ratories have demonstrated that peer interactions among graduate students brought together from different disciplines to share facilities can intensify the environment for creativity and greatly broaden the learning experience.
Unfortunately, industry’s exposure to the work of the MRLs has been, by and large, indirect, partly because the focus of the MRLs has been considerably upstream conceptually from that of industry. With the exception of a handful of outstanding industrial research laboratories, most companies do not seek out common interfaces with the MRLs. Moreover, interaction with industry was not designed into the MRL model at the outset, certainly not to the extent that it has been included in more recent NSF programs such as the Engineering Research Centers and the Presidential Young Investigators programs.
However, the existing NSF models for industry-university interaction are still far more concerned with leveraging the funding inputs than with leveraging the technology transfer outputs. Since technology transfer is best achieved through personal interactions, the potential for improving the effectiveness of these interactions through collaborative research, scientist exchanges, internships, and the like is far greater than has been realized to date.
Finally, although the United States enjoys a comparative advantage over the rest of the world because of its strong materials science base, this is not enough in the face of growing worldwide competition. We must also be comparatively effective in strengthening our science base and in exploiting it to add greater value to our industrial products. We all share a vital interest in the success of this enterprise because future investment in the national science and technology base will depend directly upon a strong and growing economy. We must find ways to increase the dividends from such investment if we are to build the university research infrastructure that we believe is needed.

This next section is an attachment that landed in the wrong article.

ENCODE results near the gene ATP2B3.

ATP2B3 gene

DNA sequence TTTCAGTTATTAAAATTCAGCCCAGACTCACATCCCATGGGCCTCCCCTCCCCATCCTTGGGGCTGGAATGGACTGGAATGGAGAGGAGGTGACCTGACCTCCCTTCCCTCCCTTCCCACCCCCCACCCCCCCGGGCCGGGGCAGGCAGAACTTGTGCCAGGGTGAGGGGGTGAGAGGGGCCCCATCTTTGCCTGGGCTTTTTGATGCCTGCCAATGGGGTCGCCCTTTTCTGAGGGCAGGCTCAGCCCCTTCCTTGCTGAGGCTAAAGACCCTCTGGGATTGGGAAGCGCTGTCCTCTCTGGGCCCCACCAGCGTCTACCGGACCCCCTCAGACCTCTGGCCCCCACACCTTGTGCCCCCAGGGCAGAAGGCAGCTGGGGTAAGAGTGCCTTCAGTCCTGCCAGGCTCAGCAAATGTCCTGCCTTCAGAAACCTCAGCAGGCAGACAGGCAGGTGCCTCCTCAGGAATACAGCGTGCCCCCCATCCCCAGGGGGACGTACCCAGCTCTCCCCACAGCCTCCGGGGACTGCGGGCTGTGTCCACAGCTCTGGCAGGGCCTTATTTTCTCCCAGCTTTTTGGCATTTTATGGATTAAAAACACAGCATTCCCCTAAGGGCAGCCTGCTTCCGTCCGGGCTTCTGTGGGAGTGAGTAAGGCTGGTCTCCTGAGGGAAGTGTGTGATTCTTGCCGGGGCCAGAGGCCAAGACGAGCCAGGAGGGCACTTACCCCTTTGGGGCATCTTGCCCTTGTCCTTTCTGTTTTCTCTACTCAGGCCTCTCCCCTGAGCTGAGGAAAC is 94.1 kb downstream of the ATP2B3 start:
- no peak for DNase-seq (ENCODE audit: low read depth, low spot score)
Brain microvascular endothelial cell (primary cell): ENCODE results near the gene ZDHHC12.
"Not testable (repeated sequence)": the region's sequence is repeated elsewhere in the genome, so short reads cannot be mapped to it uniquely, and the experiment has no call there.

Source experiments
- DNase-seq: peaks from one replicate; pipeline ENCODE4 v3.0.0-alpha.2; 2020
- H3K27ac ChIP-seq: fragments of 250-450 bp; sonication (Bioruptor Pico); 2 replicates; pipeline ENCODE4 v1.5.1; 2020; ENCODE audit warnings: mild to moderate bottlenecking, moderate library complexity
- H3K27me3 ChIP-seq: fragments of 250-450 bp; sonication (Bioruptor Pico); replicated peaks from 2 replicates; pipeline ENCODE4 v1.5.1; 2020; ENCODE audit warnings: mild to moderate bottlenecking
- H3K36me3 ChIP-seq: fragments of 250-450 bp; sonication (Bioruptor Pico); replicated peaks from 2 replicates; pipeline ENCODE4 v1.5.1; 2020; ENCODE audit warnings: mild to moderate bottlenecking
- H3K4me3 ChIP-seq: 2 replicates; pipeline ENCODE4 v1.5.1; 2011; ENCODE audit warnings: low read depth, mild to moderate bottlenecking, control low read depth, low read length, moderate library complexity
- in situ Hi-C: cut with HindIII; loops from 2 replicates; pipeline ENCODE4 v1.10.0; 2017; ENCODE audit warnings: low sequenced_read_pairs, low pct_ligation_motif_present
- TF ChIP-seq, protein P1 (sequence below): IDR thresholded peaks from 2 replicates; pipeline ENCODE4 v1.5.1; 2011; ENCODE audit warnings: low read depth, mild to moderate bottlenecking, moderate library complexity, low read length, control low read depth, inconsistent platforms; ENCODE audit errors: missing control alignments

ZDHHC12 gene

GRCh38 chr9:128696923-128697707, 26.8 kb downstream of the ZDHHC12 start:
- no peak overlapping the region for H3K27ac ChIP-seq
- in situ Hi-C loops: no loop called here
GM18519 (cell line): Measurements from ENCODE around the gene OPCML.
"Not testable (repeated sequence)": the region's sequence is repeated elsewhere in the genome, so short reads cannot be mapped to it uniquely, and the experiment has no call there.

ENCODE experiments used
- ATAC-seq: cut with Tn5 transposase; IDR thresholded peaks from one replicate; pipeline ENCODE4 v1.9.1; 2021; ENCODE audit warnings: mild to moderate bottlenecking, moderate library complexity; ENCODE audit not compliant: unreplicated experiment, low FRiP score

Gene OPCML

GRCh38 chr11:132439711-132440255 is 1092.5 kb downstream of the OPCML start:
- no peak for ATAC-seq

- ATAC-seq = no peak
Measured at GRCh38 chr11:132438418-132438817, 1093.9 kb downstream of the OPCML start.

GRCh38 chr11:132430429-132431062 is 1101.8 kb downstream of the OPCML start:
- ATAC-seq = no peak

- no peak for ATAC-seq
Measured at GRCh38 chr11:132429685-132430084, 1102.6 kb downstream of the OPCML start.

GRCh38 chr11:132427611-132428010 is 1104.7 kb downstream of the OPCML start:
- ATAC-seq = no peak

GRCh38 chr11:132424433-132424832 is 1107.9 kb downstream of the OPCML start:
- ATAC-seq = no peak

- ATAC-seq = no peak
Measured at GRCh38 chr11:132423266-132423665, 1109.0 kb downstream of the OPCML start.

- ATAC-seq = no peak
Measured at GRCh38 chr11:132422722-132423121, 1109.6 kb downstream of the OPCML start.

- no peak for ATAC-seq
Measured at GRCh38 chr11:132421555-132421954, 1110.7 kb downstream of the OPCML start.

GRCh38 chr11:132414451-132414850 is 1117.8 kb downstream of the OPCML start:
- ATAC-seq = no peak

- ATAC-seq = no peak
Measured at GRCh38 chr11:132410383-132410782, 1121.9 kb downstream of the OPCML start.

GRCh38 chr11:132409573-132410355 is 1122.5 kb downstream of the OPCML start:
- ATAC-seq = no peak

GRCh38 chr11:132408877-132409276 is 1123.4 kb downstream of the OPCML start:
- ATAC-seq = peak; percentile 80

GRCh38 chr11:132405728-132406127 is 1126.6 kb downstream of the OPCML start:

While the key to global industrial competitiveness is not science and technology alone, nations that have a strong science and technology base will have a decided advantage in providing new products and services at the highest quality and lowest cost.
This chapter addresses these and other issues centering on the role of materials research in relation to current and future needs, opportunities, and threats in selected industries.
The Materials Research Laboratories and the many associated events that have taken place in the materials field since 1960 are in large part responsible for our recognition today that advanced materials are key to many future